Client: Funded by EU-Tacis
NRgroup Expert: Nick Willoughby
This project ran from 7 June 2004 – 6 June 2006, and was implemented by Landell Mills Ltd in association with Cefas, UK and Naturebureau, UK. It was initiated with the expectation that Azerbaijan, Kazakhstan, Russia and Turkmenistan would participate equally as EU-Tacis beneficiaries. The Islamic Republic of Iran was also invited to join, as a non-recipient of aid, owing to its unquestionable role in the management of Caspian fisheries. Ultimately Azerbaijan, Kazakhstan and the IR of Iran were the most active participants. The project was based in Baku in Azerbaijan for its first 18 months, then moved to Almaty in Kazakhstan for the remaining six months. Dr Chris Mathews led the project for the first year, after which he was replaced by Dr Nick Willoughby of theNRgroup.
The project’s objectives were:
- to strengthen regional capability for fisheries management and research,
- to facilitate guidelines for sturgeon recovery, and
- to establish a more effective regulatory (legal) system for regional and national fisheries management.
The sturgeon fisheries of the Caspian Sea are recognized as being in a parlous state, much of which is probably due to illegal, unlicensed and unregulated (IUU) fishing which is aimed at catching adult specimens for their eggs – caviar. Five species of sturgeon co-exist in the Caspian – the giant beluga Huso huso, Russian sturgeonAcipenser guldenstadtii, stellate sturgeon A. stellatus, fringe-barbel sturgeon A. nudiventris, and Persian sturgeon A. persicus. Combined catch data show a decline from about 30,000 tonnes/annum (tpa) in the 1970s to approximately 2,000 tpa now. Unfortunately, the view that Iranian techniques for the recovery of Persian sturgeon (A. persicus) were highly successful, while those of the northern countries for the other species were unsuccessful, was not regionally popular, so the possibility for regional agreements on remedial measures was small.
Some results from a regional research cruise in Iranian waters, including a 2.3m specimen of the Beluga Sturgeon, Huso huso (bottom) – now increasingly rare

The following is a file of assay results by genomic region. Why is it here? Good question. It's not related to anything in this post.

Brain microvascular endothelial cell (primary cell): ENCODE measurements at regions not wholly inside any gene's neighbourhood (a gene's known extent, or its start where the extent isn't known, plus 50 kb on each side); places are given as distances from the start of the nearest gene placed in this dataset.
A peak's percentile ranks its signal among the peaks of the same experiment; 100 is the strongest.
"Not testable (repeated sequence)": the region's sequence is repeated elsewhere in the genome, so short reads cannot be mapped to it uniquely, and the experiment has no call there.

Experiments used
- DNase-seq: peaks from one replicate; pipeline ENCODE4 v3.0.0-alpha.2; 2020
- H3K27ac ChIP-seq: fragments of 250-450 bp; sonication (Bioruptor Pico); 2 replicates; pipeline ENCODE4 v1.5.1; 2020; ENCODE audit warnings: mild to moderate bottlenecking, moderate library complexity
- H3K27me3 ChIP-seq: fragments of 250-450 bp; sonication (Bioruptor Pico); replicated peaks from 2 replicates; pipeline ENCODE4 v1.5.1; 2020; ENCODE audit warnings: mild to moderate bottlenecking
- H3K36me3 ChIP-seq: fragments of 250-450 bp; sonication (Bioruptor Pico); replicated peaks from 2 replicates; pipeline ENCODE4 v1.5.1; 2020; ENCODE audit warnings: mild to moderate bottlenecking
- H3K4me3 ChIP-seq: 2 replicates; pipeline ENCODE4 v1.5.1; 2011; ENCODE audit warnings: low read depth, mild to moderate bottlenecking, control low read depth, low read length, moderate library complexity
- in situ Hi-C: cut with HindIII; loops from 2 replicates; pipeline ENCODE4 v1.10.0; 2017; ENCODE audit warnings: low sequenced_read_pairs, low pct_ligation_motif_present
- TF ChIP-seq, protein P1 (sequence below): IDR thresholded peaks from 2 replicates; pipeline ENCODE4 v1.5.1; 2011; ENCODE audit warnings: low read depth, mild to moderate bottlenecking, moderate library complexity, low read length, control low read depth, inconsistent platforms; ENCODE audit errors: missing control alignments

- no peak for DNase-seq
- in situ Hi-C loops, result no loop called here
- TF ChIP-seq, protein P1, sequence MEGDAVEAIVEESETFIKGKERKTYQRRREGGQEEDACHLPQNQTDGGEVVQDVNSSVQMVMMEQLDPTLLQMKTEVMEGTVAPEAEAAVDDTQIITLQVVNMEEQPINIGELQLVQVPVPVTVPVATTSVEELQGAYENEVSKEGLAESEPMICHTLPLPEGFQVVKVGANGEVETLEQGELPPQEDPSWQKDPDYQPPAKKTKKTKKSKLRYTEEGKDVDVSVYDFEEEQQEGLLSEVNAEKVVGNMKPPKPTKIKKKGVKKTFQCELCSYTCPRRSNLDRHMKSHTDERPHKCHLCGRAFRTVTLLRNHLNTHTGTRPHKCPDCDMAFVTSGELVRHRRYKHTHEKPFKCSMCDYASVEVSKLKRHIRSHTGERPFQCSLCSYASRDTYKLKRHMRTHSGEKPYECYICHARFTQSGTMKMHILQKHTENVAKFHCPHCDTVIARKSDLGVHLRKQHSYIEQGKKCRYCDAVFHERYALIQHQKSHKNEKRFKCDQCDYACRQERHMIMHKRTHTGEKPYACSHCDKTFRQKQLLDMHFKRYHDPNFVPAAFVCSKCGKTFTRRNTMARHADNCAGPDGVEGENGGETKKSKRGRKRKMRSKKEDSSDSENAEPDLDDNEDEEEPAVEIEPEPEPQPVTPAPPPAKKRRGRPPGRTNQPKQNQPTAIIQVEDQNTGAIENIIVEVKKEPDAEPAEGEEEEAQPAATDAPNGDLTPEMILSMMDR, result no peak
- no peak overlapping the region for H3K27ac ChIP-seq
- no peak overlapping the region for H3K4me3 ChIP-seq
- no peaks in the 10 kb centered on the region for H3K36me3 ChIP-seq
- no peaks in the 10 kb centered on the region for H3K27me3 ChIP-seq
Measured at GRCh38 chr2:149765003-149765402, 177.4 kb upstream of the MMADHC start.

Despite its short time-frame, significant management problems, and an enforced change of base from Baku to Almaty the project achieved several notable successes.
- It certainly had a role in raising the awareness within and perhaps outside the region of the parlous state of sturgeon fisheries in the Caspian Sea and the role of illegal, unlicensed and unregulated (IUU) fishing in causing this.
- It enhanced the capabilities of many regional scientists and strongly encouraged them to help themselves through international publication.
- It provided ‘Guidelines for Stock Assessment and Management in the Caspian Sea based upon International Best Practice’, in both English and Russian, which it is hoped will help make future fisheries surveys and their outputs more comparable between the countries of the region.
- It created, with major regional and national inputs, draft regional and national fisheries management plans, which will help to define the requirement for the future of the Caspian fisheries.
There were, however, some significant failures in project implementation, several of which were identified in the project documents as assumptions and risks.
- Project personnel found considerable difficulty in collaboration with some national stakeholders, partly because of different expectations of project operations and anticipated outputs.
- It was not possible to deliver equipment which was expected within the Fisheries Institutes of the region, thereby souring some relationships.
- It was not possible to make progress on regional legal systems or illegal fishing issues because the resources were not written in to the Project plan.
Caspian Sea Region
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